When Creativity first split, both halves remained together, played together, created entire worlds together. It didn’t matter that there were now two separate entities to represent both halves of the same whole. It didn’t matter that Roman remained the airy, hopeful, light-hearted optimism in the world. It didn’t matter that Remus was drawn to the dark and gritty, to the pain and grotesque, to the morbid humour that most consider abhorrent. They were brothers. And they loved each other.
When Creativity first split, Roman and Remus re-enacted play after play after play. Roman, still young and still so naive, always played the part of a dashing hero, coming to save the day. Remus, twice as crude and with not an inch of Roman’s filter, played the Dragon Witch, the evil stepmom, the villain to end all villains. They fought with plastic swords and plastic words, they danced to imaginary music in the depths of the Imagination, they conjured other beings together so they could play and play and play.
When Creativity first split, all of them were but young children.
When Creativity first split, Logan was filled with boundless curiosity. He prodded Roman, prodded Remus, and remarked on the differences and similarities between both. Logan, just a child back then, merely stated that Thomas was developing two different ideas for what “Creativity” looked like, and the split was borne from those ideas. Both halves of Creativity worked with Logic for science projects and essays. Remus was smitten with the Side who jumped thoughtlessly into filth just to hold a frog in his hands, eyes gleaming with awe. Roman thought it was adorable.
When Creativity first split, Patton had been the most excited to have two new Sides to play with. Even back then, Patton wore glasses and Remus would often “steal” them away so Roman could come in as a dashing knight meant to remedy Patton’s unfortunate short-sightedness. Then when everything was over and when the “evil” was defeated, they would all adjourn to have a cookie break and Patton would always push more cookies onto Roman and Remus than he probably should. Patton hung around Roman more, easily frightened by Remus’ grandiose imagination of blood and witches and evil sorcerers, but when Remus had a mishap with his mace, it was Patton who came first, cradling a box of bandaids in hand.
When Creativity first split, there was a shy Side who seemed to enjoy spending time with Remus a lot more than Roman. The shy one wore a lot of purple and was oddly flattered when Remus likened it to the colour of bruises. Both of them had quite an odd friendship. They bounced cryptids and monsters and disturbing conspiracy theories off of each other. The shy purple-wearing Side talked about what lies beneath the bottom of the ocean, Remus supplied his ideas of eldritch monstrosities. Roman was disturbed, but Remus had the most fun they’ve ever had. And sometimes, the shy purple Side would visit Roman and softly babble about Disney and the two of them would get lost in conversations about which prince was better.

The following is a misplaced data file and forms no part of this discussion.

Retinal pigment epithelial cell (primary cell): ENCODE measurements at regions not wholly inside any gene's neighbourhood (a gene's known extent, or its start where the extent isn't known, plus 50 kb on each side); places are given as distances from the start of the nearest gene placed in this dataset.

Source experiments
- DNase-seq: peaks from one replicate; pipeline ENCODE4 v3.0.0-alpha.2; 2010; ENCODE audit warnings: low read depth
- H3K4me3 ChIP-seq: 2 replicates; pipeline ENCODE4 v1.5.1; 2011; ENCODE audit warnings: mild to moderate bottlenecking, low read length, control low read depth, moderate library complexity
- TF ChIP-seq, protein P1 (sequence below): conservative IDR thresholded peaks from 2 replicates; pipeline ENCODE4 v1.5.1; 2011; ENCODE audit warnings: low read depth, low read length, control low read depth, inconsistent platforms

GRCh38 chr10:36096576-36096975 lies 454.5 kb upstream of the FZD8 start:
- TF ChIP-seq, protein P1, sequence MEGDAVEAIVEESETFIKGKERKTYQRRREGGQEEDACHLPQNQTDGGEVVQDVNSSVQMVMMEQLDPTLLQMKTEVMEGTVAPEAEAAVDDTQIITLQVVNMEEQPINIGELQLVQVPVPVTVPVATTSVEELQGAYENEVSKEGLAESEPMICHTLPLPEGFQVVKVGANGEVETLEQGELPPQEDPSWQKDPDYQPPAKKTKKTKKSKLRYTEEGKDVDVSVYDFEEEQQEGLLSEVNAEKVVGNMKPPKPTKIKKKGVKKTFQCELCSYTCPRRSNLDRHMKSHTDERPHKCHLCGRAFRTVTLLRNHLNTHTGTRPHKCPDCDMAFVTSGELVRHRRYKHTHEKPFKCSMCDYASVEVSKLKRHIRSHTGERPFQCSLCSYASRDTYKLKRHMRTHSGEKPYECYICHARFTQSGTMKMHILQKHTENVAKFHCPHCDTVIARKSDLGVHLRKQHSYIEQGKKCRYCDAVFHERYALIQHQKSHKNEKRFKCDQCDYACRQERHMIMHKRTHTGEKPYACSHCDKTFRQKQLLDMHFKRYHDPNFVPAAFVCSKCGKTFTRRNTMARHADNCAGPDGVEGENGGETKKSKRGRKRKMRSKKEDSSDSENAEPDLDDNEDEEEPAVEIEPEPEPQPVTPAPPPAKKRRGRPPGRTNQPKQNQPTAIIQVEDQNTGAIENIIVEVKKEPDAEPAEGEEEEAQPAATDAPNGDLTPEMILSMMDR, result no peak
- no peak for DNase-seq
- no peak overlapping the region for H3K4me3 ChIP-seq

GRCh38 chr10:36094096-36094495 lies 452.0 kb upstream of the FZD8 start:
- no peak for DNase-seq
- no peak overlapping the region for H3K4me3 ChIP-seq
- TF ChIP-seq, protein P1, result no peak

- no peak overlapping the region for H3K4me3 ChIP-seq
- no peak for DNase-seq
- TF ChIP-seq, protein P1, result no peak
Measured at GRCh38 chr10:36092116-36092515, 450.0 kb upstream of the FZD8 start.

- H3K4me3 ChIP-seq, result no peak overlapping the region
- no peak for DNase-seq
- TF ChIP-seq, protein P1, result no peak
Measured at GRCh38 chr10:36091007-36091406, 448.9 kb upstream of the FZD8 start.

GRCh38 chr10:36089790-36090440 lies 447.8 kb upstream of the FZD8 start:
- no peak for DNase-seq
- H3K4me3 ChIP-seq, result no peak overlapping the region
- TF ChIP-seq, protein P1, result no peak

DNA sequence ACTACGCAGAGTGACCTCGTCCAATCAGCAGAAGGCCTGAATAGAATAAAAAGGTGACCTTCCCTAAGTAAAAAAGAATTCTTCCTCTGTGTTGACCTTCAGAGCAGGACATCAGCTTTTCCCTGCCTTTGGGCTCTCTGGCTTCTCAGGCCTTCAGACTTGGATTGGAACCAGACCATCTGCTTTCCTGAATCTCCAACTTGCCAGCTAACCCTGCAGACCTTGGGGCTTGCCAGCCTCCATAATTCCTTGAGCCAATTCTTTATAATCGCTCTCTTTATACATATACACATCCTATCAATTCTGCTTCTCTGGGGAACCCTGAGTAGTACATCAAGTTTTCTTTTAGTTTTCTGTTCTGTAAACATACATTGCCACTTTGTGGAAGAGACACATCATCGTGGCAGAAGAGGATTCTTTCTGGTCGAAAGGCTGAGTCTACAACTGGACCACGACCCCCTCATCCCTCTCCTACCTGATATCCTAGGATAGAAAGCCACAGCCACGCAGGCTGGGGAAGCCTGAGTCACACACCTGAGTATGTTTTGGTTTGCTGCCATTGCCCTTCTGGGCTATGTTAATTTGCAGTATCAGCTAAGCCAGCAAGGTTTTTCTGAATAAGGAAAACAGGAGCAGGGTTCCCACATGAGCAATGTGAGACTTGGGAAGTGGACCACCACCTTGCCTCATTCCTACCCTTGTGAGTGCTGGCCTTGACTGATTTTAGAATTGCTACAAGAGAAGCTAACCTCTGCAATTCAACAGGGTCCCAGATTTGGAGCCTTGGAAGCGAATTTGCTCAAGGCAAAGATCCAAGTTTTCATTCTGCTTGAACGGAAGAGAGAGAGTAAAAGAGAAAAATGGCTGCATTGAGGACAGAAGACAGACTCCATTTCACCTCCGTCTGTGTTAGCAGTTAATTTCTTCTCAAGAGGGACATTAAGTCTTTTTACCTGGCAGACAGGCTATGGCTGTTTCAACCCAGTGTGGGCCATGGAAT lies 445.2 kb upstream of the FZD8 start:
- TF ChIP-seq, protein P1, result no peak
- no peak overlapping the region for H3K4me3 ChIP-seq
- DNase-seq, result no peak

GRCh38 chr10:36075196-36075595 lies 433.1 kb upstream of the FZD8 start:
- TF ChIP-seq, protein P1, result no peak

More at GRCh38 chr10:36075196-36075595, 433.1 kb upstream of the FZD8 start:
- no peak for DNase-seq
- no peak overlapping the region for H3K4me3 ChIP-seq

When Creativity first split, there were more Sides that hadn’t gone into the light that often, Sides that were rarely seen. The one dressed in yellow had taken an interest in the two halves, attacking them with curiosity much like Logan had though he was far more… reserved. He asked questions that Logan would never dream of, asked them if they remembered being part of one whole, if they would ever miss being apart from each other, if they would like to meet the ‘Others’. Remus had gone without question, bouncing with excitement. Roman had declined.
The yellow Side appeared to them more often. Remus pestered him as much as physically possible. When scales slowly began to appear on the yellow one’s face, Remus had deemed it appropriate to pluck out one brown eye and give a yellow slit-pupiled replacement. The yellow Side loved it. When he smiled, Roman couldn’t help but notice the hint of tiny fangs poking through. It was cute. Remus relentlessly teased him for it. Both Creativities adored him.
When Creativity first split, Thomas began to question the dichotomy of good and evil. What was “appropriate” and what was not. Which Side of Creativity he wanted to listen to more. The Imagination began to shift, the Sides began to change, and, well, Remus was left behind.
Not by intention. Roman spent every second of his diddly darn existence trying to include his twin. Acting scenes in the Imagination? Remus would always be there. Helping Logan with a science project? Remus was there to wreak a little havoc and make everything a little bit more interesting. Doing something fun with Patton? Remus would always make the jokes a little too teasing but they’d all laugh about it.
But the hidden parts of Thomas’ psyche, the darker parts, the Dark Sides, grew further and further away. Roman forgot how the purple Side’s symbol looked. Roman forgot just how many facets of Thomas’ personality was kept in the shadows. Roman forgot the cute fanged smirk and nighttime discussions of how they were going to get away with accidentally breaking grandma’s vase. And Remus, his brother, his twin, the only one who understood Roman down to the very bone, began to drift further and further into that Darkness, away from the Light.
When Creativity first split, nothing changed much. Roman had a brother, a twin whom he loved so dearly. A companion and friend with whom he could share life’s toils and joys. They grew, both still attached at the hip, both constant, both resolute. They grew from children to teenagers, following along with Thomas’ mind. And they both watched everyone around them change.
They watched Logan as he lost his passion, his drive, bit by bit. With every question unanswered, every curiosity unsated, they watched his eyes grow dimmer and dimmer. Roman had tried to rekindle their friendship, offering wild ideas to spice up the research project for their high school literature class like he used to do in show-and-tell back in kindergarten. Logan dismissed him, opting to take the serious mature approach. Remus tried to cajole Logan into hunting for frogs again, getting his hands dirty again, reigniting the spark of glee Logan used to have. Logan did not acquiesce.